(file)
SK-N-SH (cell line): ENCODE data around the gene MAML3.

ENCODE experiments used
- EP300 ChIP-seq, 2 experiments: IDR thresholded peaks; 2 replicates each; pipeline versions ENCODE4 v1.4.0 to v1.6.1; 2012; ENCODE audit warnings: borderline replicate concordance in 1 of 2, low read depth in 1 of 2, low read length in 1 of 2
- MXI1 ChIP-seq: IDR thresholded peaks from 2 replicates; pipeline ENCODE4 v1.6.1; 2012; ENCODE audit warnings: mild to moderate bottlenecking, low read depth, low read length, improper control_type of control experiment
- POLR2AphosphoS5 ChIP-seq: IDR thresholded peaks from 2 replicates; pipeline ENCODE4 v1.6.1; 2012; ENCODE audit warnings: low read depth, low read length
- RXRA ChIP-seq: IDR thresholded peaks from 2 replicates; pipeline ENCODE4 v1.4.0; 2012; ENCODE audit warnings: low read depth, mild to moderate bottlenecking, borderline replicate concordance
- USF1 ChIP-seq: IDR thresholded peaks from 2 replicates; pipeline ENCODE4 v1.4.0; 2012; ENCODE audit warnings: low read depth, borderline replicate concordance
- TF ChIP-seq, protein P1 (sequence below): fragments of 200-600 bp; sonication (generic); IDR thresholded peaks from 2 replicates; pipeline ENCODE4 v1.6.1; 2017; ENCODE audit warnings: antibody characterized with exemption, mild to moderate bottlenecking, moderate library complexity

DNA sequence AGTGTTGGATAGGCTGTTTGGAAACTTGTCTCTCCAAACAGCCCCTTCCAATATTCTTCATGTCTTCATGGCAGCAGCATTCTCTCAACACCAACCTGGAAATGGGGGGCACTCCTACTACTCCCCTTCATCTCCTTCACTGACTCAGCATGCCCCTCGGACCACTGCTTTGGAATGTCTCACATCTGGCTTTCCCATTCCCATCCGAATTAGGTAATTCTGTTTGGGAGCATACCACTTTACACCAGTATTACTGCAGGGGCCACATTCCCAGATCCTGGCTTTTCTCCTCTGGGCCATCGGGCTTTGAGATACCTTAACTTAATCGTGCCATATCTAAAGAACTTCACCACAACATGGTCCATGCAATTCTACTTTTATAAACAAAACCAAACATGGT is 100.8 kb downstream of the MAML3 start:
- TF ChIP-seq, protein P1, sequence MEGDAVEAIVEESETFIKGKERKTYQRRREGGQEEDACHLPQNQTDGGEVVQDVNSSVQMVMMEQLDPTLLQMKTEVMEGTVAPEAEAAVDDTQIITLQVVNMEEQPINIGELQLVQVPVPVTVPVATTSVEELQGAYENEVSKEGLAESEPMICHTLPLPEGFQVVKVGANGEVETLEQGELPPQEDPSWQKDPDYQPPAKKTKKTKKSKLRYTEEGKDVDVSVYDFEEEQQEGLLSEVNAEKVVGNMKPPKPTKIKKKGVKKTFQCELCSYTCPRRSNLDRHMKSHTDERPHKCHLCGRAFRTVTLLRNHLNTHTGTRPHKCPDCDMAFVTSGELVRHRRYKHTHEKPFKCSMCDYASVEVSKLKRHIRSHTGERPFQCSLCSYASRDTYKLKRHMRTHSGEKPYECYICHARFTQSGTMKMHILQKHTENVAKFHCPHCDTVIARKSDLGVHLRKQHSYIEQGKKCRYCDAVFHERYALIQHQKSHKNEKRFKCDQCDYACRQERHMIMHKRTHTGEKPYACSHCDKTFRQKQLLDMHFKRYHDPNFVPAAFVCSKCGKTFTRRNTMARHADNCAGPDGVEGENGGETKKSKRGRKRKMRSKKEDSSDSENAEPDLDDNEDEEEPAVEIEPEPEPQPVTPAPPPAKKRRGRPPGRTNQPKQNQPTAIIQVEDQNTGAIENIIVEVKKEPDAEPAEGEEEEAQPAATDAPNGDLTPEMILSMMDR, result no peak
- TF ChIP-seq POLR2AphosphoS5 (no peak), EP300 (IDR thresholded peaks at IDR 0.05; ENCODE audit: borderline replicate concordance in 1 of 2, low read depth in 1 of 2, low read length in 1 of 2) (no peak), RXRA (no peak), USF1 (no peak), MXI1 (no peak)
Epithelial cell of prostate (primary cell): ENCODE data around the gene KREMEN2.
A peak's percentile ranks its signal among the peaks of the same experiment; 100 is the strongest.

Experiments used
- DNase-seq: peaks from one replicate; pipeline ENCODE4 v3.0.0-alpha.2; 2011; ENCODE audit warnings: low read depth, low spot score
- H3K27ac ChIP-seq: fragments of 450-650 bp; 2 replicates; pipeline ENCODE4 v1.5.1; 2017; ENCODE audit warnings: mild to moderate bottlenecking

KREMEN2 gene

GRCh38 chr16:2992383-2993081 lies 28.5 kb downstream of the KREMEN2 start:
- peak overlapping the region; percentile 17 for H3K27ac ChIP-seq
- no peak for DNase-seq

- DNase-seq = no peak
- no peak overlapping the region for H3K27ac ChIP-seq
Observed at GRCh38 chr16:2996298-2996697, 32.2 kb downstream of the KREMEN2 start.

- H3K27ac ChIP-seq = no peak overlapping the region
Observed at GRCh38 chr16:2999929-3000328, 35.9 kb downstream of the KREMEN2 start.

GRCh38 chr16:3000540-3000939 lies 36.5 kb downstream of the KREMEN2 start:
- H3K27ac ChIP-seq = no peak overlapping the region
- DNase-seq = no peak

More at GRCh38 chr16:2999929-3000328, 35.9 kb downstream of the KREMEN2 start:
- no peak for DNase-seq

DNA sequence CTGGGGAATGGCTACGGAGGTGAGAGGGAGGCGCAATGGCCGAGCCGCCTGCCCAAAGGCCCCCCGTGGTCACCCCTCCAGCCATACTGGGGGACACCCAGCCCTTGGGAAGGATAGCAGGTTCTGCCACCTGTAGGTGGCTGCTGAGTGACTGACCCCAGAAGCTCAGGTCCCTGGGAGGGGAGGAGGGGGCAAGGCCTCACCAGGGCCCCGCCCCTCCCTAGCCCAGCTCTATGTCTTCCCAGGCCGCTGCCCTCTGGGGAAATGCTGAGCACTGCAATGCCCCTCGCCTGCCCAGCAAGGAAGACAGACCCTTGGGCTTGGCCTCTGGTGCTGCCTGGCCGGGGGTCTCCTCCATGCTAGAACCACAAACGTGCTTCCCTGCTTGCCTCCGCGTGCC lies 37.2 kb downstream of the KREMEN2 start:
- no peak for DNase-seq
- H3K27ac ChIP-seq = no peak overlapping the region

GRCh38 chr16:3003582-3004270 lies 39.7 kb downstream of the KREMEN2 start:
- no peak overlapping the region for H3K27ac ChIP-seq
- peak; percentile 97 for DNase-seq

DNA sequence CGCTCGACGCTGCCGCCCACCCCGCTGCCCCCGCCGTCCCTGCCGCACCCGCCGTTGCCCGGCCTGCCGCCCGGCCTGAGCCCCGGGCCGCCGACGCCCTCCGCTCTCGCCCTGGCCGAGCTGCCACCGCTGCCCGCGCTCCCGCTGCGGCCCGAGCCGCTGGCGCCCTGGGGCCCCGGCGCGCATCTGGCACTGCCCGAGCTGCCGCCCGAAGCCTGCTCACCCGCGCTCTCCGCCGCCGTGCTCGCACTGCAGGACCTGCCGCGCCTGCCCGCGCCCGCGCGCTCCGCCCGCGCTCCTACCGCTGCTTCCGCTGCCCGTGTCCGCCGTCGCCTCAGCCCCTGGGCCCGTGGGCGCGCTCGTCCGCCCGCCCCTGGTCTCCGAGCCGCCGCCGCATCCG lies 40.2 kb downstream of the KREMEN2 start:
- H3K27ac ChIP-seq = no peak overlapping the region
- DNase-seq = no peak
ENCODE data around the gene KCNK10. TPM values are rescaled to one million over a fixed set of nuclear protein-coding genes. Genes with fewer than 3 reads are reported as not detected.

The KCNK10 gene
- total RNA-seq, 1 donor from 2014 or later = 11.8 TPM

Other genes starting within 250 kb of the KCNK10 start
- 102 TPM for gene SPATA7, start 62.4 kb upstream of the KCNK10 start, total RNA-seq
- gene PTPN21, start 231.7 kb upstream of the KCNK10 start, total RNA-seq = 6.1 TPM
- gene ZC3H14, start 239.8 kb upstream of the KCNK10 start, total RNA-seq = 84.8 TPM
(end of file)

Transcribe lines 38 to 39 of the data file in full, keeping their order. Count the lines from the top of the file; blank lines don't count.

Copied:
- H3K27ac ChIP-seq = no peak overlapping the region
- DNase-seq = no peak